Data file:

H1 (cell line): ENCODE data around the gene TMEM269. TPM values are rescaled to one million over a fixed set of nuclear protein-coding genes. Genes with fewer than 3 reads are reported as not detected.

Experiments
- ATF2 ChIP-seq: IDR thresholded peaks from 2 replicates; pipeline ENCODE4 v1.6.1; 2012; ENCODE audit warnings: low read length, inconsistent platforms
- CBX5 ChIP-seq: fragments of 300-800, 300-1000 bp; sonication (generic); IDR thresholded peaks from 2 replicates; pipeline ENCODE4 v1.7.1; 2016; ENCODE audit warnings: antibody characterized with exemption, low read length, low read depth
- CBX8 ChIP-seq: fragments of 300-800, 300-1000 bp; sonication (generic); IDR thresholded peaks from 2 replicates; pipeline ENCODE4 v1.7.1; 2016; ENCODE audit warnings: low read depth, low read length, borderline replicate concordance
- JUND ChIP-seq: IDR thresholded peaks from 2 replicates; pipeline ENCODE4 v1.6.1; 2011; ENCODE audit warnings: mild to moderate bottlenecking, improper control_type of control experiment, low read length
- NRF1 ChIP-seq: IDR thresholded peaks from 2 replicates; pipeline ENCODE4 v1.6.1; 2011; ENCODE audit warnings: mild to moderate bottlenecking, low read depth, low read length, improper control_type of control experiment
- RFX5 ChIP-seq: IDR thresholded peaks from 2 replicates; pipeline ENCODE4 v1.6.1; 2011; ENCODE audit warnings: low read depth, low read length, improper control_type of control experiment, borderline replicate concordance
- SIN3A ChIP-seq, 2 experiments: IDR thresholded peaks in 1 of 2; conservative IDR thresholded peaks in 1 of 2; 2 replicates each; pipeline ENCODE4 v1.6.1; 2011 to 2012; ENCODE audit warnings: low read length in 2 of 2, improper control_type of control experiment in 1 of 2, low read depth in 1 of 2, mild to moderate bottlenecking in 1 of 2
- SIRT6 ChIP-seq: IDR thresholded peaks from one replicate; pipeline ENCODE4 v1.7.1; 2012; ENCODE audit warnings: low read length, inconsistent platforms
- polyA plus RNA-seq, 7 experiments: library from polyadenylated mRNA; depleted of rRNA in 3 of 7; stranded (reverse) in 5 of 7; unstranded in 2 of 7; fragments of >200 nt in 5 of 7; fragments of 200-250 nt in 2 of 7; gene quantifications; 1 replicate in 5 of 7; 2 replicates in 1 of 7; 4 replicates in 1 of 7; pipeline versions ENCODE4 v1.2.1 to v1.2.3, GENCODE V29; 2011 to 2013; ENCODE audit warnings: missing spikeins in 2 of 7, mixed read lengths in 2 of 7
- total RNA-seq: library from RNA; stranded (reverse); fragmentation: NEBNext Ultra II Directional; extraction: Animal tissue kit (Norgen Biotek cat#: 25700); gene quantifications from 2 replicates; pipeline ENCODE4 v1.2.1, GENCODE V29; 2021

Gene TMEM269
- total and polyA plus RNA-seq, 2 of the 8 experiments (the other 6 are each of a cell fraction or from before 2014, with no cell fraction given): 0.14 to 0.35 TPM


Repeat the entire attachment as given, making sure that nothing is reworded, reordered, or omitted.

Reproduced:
H1 (cell line): ENCODE data around the gene TMEM269. TPM values are rescaled to one million over a fixed set of nuclear protein-coding genes. Genes with fewer than 3 reads are reported as not detected.

Experiments
- ATF2 ChIP-seq: IDR thresholded peaks from 2 replicates; pipeline ENCODE4 v1.6.1; 2012; ENCODE audit warnings: low read length, inconsistent platforms
- CBX5 ChIP-seq: fragments of 300-800, 300-1000 bp; sonication (generic); IDR thresholded peaks from 2 replicates; pipeline ENCODE4 v1.7.1; 2016; ENCODE audit warnings: antibody characterized with exemption, low read length, low read depth
- CBX8 ChIP-seq: fragments of 300-800, 300-1000 bp; sonication (generic); IDR thresholded peaks from 2 replicates; pipeline ENCODE4 v1.7.1; 2016; ENCODE audit warnings: low read depth, low read length, borderline replicate concordance
- JUND ChIP-seq: IDR thresholded peaks from 2 replicates; pipeline ENCODE4 v1.6.1; 2011; ENCODE audit warnings: mild to moderate bottlenecking, improper control_type of control experiment, low read length
- NRF1 ChIP-seq: IDR thresholded peaks from 2 replicates; pipeline ENCODE4 v1.6.1; 2011; ENCODE audit warnings: mild to moderate bottlenecking, low read depth, low read length, improper control_type of control experiment
- RFX5 ChIP-seq: IDR thresholded peaks from 2 replicates; pipeline ENCODE4 v1.6.1; 2011; ENCODE audit warnings: low read depth, low read length, improper control_type of control experiment, borderline replicate concordance
- SIN3A ChIP-seq, 2 experiments: IDR thresholded peaks in 1 of 2; conservative IDR thresholded peaks in 1 of 2; 2 replicates each; pipeline ENCODE4 v1.6.1; 2011 to 2012; ENCODE audit warnings: low read length in 2 of 2, improper control_type of control experiment in 1 of 2, low read depth in 1 of 2, mild to moderate bottlenecking in 1 of 2
- SIRT6 ChIP-seq: IDR thresholded peaks from one replicate; pipeline ENCODE4 v1.7.1; 2012; ENCODE audit warnings: low read length, inconsistent platforms
- polyA plus RNA-seq, 7 experiments: library from polyadenylated mRNA; depleted of rRNA in 3 of 7; stranded (reverse) in 5 of 7; unstranded in 2 of 7; fragments of >200 nt in 5 of 7; fragments of 200-250 nt in 2 of 7; gene quantifications; 1 replicate in 5 of 7; 2 replicates in 1 of 7; 4 replicates in 1 of 7; pipeline versions ENCODE4 v1.2.1 to v1.2.3, GENCODE V29; 2011 to 2013; ENCODE audit warnings: missing spikeins in 2 of 7, mixed read lengths in 2 of 7
- total RNA-seq: library from RNA; stranded (reverse); fragmentation: NEBNext Ultra II Directional; extraction: Animal tissue kit (Norgen Biotek cat#: 25700); gene quantifications from 2 replicates; pipeline ENCODE4 v1.2.1, GENCODE V29; 2021

Gene TMEM269
- total and polyA plus RNA-seq, 2 of the 8 experiments (the other 6 are each of a cell fraction or from before 2014, with no cell fraction given): 0.14 to 0.35 TPM